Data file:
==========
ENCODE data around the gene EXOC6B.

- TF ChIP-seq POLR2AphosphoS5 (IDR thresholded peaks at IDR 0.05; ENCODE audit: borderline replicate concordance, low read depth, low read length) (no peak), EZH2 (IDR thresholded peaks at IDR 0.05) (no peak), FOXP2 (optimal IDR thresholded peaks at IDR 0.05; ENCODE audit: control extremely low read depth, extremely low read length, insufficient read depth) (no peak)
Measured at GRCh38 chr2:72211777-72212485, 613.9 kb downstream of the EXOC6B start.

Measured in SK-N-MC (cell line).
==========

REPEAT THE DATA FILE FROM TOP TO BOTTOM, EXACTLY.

ENCODE data around the gene EXOC6B.

- TF ChIP-seq POLR2AphosphoS5 (IDR thresholded peaks at IDR 0.05; ENCODE audit: borderline replicate concordance, low read depth, low read length) (no peak), EZH2 (IDR thresholded peaks at IDR 0.05) (no peak), FOXP2 (optimal IDR thresholded peaks at IDR 0.05; ENCODE audit: control extremely low read depth, extremely low read length, insufficient read depth) (no peak)
Measured at GRCh38 chr2:72211777-72212485, 613.9 kb downstream of the EXOC6B start.

Measured in SK-N-MC (cell line).